For more resources on college and career preparation be sure to visit this Family Engagement webpage.

Kelly Mattinson is a former Council PTA President and current local PTA leader. She has worked as a college admissions planner in Los Angeles, helping families find the right fit for their students going to college.

Futureproof: A Book About Your Kids’ Futures (and Yours)

By California State PTA Family Engagement and Communication Commission


Futureproof, written by technology writer Kevin Roose, offers new perspectives and interesting food for thought on matters that shape the relationship between families and schools today. The book suggests “nine rules for humans in the age of automation.”  It’s an important topic if you want to ensure that your children’s education stays relevant in future job markets while also supporting their social and emotional health. As artificial intelligence (AI) becomes increasingly integrated into every aspect of our lives, at work and at home, how can we protect people from being replaced by automation and preserve our humanity?

Among the author’s more interesting insights is that rather than try to compete with computers in terms of productivity and efficiency – where the computers have the upper hand, so to speak – we should focus on developing those human skills and attributes where we do have the advantage: our creativity, our ability to make sense out of novel and chaotic situations, and our capacity to understand and personally relate to the feelings of other humans. Our future success depends on being able to do the things that the computer can’t do – things that highlight the efforts and contributions made by other people (examples include products or services described as artisanal, concierge, personal, or hand-crafted).  

PTA has a role to play

Roose recommends we “build big nets and small webs.”  The term big nets refers to the kinds of social safety programs established to protect children, youth, and families in times of crisis (a common focus for PTA advocacy efforts). PTAs themselves can be thought of as small webs since our local associations are frequently on the front lines finding creative ways to help families when they find themselves in need or distress, as recently demonstrated during the pandemic. For many members of our school communities, PTA activities and support for family engagement offered a means of resilience, encouragement, aid, and friendship during difficult times.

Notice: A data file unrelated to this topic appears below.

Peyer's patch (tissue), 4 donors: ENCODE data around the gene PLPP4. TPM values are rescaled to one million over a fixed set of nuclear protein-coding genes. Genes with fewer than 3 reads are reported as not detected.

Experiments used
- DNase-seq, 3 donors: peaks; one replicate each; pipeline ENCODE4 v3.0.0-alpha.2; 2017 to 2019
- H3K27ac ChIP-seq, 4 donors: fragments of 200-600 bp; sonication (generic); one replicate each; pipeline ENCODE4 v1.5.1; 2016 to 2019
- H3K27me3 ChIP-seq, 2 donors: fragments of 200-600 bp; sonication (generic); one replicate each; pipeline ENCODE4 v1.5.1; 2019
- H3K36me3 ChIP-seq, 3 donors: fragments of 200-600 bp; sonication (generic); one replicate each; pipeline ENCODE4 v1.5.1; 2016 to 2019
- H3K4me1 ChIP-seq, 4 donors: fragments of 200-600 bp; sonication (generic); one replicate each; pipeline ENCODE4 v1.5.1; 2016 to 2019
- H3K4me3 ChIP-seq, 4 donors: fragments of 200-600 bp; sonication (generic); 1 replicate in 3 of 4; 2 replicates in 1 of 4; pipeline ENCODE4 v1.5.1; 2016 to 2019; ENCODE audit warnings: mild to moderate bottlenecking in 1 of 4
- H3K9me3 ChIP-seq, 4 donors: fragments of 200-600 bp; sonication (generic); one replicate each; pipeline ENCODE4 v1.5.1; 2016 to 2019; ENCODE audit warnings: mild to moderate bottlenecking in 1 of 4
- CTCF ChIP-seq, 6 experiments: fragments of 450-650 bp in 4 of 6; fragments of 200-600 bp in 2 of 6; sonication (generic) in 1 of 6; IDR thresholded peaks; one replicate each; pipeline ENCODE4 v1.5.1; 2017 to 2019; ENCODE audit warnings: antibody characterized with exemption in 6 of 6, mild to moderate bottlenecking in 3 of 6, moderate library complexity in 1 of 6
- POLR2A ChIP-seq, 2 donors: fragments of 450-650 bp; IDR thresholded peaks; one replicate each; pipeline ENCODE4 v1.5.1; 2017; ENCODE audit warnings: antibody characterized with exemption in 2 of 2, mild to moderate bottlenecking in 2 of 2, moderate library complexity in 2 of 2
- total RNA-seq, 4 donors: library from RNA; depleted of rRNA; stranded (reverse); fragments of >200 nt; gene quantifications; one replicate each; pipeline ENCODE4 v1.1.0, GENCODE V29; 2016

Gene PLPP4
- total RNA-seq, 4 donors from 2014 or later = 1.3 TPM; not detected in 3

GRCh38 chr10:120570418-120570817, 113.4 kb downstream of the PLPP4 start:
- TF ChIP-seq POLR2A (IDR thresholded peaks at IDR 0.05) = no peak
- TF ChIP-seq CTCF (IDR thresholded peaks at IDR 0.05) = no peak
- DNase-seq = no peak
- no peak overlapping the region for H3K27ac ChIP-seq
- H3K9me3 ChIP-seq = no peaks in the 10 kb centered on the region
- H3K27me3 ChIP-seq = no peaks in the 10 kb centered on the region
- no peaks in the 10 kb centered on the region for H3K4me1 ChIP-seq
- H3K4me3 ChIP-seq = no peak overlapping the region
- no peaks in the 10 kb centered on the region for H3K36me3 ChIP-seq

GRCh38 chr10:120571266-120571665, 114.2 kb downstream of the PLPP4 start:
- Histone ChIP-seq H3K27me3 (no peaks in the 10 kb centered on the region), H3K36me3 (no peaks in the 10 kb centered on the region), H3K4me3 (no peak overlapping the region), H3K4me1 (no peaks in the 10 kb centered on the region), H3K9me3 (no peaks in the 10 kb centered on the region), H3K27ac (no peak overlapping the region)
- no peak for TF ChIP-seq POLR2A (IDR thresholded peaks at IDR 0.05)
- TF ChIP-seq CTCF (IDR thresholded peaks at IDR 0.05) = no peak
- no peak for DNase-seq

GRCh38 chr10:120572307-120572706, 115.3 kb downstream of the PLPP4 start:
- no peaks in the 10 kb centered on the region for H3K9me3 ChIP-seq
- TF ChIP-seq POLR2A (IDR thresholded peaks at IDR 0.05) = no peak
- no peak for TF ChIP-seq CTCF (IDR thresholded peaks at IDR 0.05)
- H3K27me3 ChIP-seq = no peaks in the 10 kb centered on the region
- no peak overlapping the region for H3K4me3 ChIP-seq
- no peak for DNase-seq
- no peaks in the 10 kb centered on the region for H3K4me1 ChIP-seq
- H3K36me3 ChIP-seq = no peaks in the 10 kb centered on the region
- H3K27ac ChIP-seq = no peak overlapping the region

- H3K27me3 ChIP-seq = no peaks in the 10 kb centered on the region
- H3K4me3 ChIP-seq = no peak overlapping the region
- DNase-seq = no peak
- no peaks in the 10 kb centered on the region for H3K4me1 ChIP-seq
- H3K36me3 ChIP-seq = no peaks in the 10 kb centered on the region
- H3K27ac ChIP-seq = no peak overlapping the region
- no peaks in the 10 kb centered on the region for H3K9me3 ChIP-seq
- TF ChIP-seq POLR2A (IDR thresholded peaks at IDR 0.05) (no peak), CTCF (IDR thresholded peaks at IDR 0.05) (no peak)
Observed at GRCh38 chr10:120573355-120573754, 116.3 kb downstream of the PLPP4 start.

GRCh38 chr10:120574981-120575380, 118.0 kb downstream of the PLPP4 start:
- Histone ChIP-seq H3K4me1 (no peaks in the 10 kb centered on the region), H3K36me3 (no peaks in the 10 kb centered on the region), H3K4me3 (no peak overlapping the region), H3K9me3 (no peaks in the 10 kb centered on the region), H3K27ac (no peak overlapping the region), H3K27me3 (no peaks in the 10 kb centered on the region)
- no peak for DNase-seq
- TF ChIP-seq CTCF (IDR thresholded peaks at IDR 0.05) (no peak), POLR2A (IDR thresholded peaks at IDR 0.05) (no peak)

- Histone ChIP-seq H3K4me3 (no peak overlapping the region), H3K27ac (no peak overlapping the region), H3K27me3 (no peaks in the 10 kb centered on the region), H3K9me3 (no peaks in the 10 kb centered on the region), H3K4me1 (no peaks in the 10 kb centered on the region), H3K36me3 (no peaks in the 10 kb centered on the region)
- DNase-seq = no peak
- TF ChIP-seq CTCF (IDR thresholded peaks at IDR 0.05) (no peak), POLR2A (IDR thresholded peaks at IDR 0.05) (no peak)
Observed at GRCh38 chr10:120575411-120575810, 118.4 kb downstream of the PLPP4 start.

Recent news stories about the lack of accountability among social media companies and the implications of the content they relentlessly provide may be motivating you to reexamine technology use in your own households.  It could be time for you as PTA leaders to consider the growing influence of the digital world more broadly and decide how that should influence PTA strategies for family engagement related to the education offered in your local schools. 

Implications for what schools teach

Roose notes that while “many ideas have been proposed and tested for bringing our educational system into the twenty-first century,” most have dealt primarily with how we teach, rather than what we should teach.  His recommendations for practical skills that maximize the advantages of people over machines include:

  • Attention Guarding – Finding ways to maintain our focus despite a persistent onslaught of external forces trying to distract us.  This isn’t simply a matter of maintaining productivity but is important in our ability to exercise control over where we choose to direct our attention.
  • Room Reading – It takes emotional intelligence to be able to “read a room” – a skill that is valuable in the workplace.  Roose suggests that women, racial minorities, and LGBTQ people may be particularly adept at this as it has long been an essential skill for their success in the dominant culture.